Mathieu Tremblin lives and works in Rennes and Arles, France, finds graffiti and enhances them for legibility (and sometimes the taggers return).
“As if tagging the city was about freedom, and drawing decorative letters about control, I wanted to find a project to turn “ugly tags” into something “beautiful”, but preserve the subversive part of language distortion.”
I find it interesting that the vandalism in France is indistinguishable from that in the US, and I wonder why.
[More images here. Poorly translated background story here.]
Le Tunnel De Merde Des Oiseaux
Henri Cartier-Bresson, Brie, Francia (1968)
I bet there’s an expensive car wash at the end of that road.
The eagles are trained to capture small UAVs, aka “drones” that may pose a danger to aircraft or are being used for nefarious activity. They’re raised in captivity and trained as hatchlings to associate UAVs with food. The French program was adapted from one developed by the Dutch.
Royal eagles, which can hunt prey up to 25kg – the size of a deer – are often used by the programme due to their strength.
In the Netherlands, the use of eagles in police work sparked animal welfare concerns among falconers. When eagles intercept a drone, a pressure of 250kg per square centimetre is exerted on their claws.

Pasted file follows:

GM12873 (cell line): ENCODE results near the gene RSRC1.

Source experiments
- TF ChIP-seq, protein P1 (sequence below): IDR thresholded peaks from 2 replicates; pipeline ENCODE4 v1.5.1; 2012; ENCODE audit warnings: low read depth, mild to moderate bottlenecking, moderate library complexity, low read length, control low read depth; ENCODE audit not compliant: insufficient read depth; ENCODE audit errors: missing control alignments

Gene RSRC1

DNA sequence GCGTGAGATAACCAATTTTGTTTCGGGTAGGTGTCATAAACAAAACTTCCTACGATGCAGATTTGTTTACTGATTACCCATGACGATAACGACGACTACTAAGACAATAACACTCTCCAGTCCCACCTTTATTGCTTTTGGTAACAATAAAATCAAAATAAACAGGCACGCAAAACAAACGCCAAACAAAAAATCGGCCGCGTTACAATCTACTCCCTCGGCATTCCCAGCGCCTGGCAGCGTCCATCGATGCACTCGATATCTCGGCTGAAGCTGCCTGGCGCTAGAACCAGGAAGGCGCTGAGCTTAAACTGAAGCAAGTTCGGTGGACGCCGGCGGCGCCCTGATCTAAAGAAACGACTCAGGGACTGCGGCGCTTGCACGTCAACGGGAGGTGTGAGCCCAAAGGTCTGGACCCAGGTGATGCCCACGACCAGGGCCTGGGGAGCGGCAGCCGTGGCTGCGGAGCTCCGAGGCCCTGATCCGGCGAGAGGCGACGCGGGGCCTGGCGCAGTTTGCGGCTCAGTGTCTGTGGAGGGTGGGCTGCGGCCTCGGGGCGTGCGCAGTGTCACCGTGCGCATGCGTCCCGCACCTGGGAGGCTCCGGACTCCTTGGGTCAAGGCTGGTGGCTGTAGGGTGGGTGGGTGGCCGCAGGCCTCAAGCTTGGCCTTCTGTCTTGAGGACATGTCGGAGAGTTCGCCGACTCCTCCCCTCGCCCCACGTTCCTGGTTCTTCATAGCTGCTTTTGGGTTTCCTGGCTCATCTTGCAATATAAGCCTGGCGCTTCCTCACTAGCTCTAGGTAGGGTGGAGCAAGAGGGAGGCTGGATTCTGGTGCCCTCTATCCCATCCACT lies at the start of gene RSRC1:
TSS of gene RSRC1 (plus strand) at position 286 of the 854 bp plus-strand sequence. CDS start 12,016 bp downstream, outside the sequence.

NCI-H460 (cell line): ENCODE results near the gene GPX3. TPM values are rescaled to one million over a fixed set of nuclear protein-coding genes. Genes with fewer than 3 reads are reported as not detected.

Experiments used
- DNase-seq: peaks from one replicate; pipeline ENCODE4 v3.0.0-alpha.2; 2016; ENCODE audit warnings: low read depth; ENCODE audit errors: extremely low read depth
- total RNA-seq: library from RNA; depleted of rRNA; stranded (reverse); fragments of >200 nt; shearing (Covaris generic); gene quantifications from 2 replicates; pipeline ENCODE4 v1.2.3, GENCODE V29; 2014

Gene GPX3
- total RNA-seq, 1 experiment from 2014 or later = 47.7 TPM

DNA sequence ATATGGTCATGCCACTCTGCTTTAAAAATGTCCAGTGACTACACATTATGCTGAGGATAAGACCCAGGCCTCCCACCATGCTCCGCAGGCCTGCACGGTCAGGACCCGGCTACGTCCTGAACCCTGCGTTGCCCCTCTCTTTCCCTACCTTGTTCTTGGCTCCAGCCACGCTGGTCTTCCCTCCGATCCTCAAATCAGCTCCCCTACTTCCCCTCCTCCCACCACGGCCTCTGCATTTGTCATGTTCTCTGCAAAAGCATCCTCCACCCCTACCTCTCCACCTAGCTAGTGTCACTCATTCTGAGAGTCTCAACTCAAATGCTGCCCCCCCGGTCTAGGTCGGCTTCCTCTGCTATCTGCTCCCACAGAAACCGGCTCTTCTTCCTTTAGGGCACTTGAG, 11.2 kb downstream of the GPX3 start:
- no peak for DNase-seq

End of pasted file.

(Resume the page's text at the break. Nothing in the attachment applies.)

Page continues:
Dutch police told the NRC daily newspaper that their eagles have so far not suffered any problems from intercepting small drones, but that larger drones may damage their claws. Eagles in the French programme wear kevlar and leather claw coverings as a protective measure.
[Story here, via here, video here, h/t Nancy H.]
By 1808, Spain had had just about enough of French Imperialism and Napoleon‘s occupation armies, and there was a bloody rebellion in Madrid that lasted for days (and led to The Peninsula War).
Francisco Goya was commissioned for paintings to commemorate the rebellion of Dos de Mayo a few years later in 1814.
Oh, and BTW, General Grouchy was a real dickhead.
Clever graffiti by someone named OakOak.
[OakOak’s webpage is here, found via here.]
22 December 1918
Dear Mom and Dad:
Well nothing much new. Everything is about the same. Am feeling O.K. and in good health. There is really nothing worth while to relate for this place is dead as the deuce.
We have organized a Jazz band and I am playing the ukulele. Have played in several concerts and are figuring on a big one for Xmas. The music we have is sure old but it is the latest that we have. Yaka Hula, etc.
You wrote a letter saying that you was going to make the sweater, etc. Well, I got the sweater, etc. about a week before I got the letter.
Well, this will be all for the present.
22 December 1918
Dear Mom and Dad:
Well, there is absolutely nothing new or startling but I feel like writing. Altho I wrote to you yesterday. Read a letter from you this evening and it had the Kodak pictures in it. Was glad to get them, too. I can’t think of anything to write so I am going to take one day out of my diary and give it to you in detail.
Here it is —– Sept. 26